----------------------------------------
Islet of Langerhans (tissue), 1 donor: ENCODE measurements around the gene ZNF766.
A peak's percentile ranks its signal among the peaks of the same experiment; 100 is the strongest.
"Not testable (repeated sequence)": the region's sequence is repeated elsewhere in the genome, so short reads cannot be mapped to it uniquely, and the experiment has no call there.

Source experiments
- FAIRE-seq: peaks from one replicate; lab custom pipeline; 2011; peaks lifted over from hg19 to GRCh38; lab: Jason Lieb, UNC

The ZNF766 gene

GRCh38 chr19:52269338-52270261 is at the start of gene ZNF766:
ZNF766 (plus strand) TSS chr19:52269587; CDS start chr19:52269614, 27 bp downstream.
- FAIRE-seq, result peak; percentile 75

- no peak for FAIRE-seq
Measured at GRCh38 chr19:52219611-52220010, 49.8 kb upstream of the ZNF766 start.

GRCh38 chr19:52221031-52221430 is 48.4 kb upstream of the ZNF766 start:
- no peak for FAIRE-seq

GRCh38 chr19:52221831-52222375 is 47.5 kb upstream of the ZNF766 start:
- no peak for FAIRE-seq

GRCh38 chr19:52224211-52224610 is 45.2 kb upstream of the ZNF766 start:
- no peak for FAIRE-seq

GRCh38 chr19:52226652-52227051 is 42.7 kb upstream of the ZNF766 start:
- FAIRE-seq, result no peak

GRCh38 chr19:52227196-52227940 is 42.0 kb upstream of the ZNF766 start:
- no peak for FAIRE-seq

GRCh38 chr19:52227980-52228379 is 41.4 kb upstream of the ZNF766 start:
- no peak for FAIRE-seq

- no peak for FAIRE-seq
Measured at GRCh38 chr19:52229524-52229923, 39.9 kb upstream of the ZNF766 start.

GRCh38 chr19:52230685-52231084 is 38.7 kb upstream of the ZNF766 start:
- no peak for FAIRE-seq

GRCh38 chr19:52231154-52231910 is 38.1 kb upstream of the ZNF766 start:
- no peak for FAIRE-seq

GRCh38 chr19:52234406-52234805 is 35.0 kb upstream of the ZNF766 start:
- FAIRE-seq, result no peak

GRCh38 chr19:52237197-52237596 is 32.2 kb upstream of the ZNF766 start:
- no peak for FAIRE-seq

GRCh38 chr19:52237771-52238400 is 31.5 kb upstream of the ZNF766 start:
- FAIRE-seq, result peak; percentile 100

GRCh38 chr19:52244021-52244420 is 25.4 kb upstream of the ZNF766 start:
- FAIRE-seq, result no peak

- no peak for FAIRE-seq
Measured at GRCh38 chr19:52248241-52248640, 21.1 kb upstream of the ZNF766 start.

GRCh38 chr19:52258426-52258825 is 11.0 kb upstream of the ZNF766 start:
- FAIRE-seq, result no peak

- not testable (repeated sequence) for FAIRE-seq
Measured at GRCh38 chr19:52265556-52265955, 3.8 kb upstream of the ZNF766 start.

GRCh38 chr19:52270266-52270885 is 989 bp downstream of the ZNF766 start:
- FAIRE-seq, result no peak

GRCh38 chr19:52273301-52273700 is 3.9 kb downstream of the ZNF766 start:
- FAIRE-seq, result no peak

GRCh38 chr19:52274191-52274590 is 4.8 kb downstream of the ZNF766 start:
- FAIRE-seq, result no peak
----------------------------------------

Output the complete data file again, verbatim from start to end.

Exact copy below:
Islet of Langerhans (tissue), 1 donor: ENCODE measurements around the gene ZNF766.
A peak's percentile ranks its signal among the peaks of the same experiment; 100 is the strongest.
"Not testable (repeated sequence)": the region's sequence is repeated elsewhere in the genome, so short reads cannot be mapped to it uniquely, and the experiment has no call there.

Source experiments
- FAIRE-seq: peaks from one replicate; lab custom pipeline; 2011; peaks lifted over from hg19 to GRCh38; lab: Jason Lieb, UNC

The ZNF766 gene

GRCh38 chr19:52269338-52270261 is at the start of gene ZNF766:
ZNF766 (plus strand) TSS chr19:52269587; CDS start chr19:52269614, 27 bp downstream.
- FAIRE-seq, result peak; percentile 75

- no peak for FAIRE-seq
Measured at GRCh38 chr19:52219611-52220010, 49.8 kb upstream of the ZNF766 start.

GRCh38 chr19:52221031-52221430 is 48.4 kb upstream of the ZNF766 start:
- no peak for FAIRE-seq

GRCh38 chr19:52221831-52222375 is 47.5 kb upstream of the ZNF766 start:
- no peak for FAIRE-seq

GRCh38 chr19:52224211-52224610 is 45.2 kb upstream of the ZNF766 start:
- no peak for FAIRE-seq

GRCh38 chr19:52226652-52227051 is 42.7 kb upstream of the ZNF766 start:
- FAIRE-seq, result no peak

GRCh38 chr19:52227196-52227940 is 42.0 kb upstream of the ZNF766 start:
- no peak for FAIRE-seq

GRCh38 chr19:52227980-52228379 is 41.4 kb upstream of the ZNF766 start:
- no peak for FAIRE-seq

- no peak for FAIRE-seq
Measured at GRCh38 chr19:52229524-52229923, 39.9 kb upstream of the ZNF766 start.

GRCh38 chr19:52230685-52231084 is 38.7 kb upstream of the ZNF766 start:
- no peak for FAIRE-seq

GRCh38 chr19:52231154-52231910 is 38.1 kb upstream of the ZNF766 start:
- no peak for FAIRE-seq

GRCh38 chr19:52234406-52234805 is 35.0 kb upstream of the ZNF766 start:
- FAIRE-seq, result no peak

GRCh38 chr19:52237197-52237596 is 32.2 kb upstream of the ZNF766 start:
- no peak for FAIRE-seq

GRCh38 chr19:52237771-52238400 is 31.5 kb upstream of the ZNF766 start:
- FAIRE-seq, result peak; percentile 100

GRCh38 chr19:52244021-52244420 is 25.4 kb upstream of the ZNF766 start:
- FAIRE-seq, result no peak

- no peak for FAIRE-seq
Measured at GRCh38 chr19:52248241-52248640, 21.1 kb upstream of the ZNF766 start.

GRCh38 chr19:52258426-52258825 is 11.0 kb upstream of the ZNF766 start:
- FAIRE-seq, result no peak

- not testable (repeated sequence) for FAIRE-seq
Measured at GRCh38 chr19:52265556-52265955, 3.8 kb upstream of the ZNF766 start.

GRCh38 chr19:52270266-52270885 is 989 bp downstream of the ZNF766 start:
- FAIRE-seq, result no peak

GRCh38 chr19:52273301-52273700 is 3.9 kb downstream of the ZNF766 start:
- FAIRE-seq, result no peak

GRCh38 chr19:52274191-52274590 is 4.8 kb downstream of the ZNF766 start:
- FAIRE-seq, result no peak